Minnesota is reporting 67 new COVID-19 deaths and more than 4,400 coronavirus cases, the state Health Department announced Saturday.

The latest numbers pushed the seven-day rolling average for new cases to 4,302, which is the lowest reading since early November, according to the Star Tribune's coronavirus tracker.

Health officials said Friday they are waiting to see more numbers before drawing conclusions about the potential for more spread following Thanksgiving holiday travel and gatherings. Even though daily case numbers continue to be lower than November's peak, health officials said daily case counts remain quite high.

Residents of long-term care and assisted-living facilities accounted for 37 of the newly announced deaths, and 2,856 deaths since the start of the pandemic.

Since the virus started infecting Minnesotans in March, the state has reported 375,398 positive cases, 19,428 hospitalizations and 4,359 deaths.

The state's one-day count of 4,447 new cases came on a volume of 50,366 newly completed tests. With the latest numbers, the seven-day rolling average for the share of tests coming back positive is about 9%, according to the Star Tribune's tracker.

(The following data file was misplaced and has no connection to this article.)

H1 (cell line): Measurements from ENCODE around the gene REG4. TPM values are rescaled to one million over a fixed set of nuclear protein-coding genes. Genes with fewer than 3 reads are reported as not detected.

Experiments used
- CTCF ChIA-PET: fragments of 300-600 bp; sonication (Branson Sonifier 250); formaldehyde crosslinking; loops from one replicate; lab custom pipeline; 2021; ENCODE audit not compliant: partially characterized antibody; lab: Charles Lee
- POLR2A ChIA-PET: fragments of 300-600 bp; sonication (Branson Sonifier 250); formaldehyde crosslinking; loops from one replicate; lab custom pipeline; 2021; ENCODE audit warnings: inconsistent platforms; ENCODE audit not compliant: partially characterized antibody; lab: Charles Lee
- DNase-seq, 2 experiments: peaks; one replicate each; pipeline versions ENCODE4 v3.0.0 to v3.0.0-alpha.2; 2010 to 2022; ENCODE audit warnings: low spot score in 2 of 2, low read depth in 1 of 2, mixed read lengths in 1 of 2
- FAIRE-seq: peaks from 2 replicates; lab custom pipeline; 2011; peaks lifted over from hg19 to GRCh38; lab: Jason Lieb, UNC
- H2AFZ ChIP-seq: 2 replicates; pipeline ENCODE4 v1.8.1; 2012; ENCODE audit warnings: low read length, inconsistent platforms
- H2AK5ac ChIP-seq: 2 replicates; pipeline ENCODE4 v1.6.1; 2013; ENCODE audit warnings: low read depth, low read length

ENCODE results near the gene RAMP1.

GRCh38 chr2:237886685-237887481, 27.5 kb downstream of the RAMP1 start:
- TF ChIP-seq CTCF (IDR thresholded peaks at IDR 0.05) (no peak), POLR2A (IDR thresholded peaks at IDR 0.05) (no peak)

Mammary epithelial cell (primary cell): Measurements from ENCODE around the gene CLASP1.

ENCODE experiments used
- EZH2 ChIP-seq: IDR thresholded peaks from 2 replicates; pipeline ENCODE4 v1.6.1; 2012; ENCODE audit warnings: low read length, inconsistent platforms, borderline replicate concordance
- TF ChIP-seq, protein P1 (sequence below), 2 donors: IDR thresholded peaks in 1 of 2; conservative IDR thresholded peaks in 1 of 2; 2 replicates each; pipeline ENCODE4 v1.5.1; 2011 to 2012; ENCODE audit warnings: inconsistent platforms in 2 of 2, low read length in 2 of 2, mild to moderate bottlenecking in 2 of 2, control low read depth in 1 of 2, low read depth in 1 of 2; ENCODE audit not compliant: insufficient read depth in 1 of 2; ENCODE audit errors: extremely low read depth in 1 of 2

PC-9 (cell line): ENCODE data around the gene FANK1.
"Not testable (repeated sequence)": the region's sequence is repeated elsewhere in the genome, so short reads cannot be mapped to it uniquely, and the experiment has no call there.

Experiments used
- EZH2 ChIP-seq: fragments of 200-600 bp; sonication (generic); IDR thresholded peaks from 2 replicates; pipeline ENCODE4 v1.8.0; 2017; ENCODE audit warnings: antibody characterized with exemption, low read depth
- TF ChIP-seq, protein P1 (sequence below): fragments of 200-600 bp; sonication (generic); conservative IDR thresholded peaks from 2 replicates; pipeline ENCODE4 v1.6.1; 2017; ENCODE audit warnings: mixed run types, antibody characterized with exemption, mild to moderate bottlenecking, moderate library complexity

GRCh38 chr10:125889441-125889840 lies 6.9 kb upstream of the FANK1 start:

The tracker shows 177 new hospital admissions reported on Saturday, pulling the seven-day average down from one week ago. Daily reports of new admissions typically include patients who have entered the hospital at some point over the last several days — not just on the most recent day.

Numbers released Saturday show health care workers have accounted for 28,052 positive cases. More than 335,000 people who were infected no longer need to be isolated.

COVID-19 a respiratory ailment that poses the greatest risk of serious illness in those 65 and older, residents of long-term care facilities and people with underlying medical conditions. It can cause serious illness in younger people as well — eight of the deaths announced Saturday were in people under the age of 65.

The disease is caused by a coronavirus that surfaced late last year. Health problems that boost COVID-19 risks range from lung disease and serious heart conditions to obesity and diabetes.

Most patients with COVID-19 don't need to be hospitalized. Most illnesses involve mild or moderate symptoms; many cases are asymptomatic.

This is a developing story. Check back for updates.

Christopher Snowbeck • 612-673-4744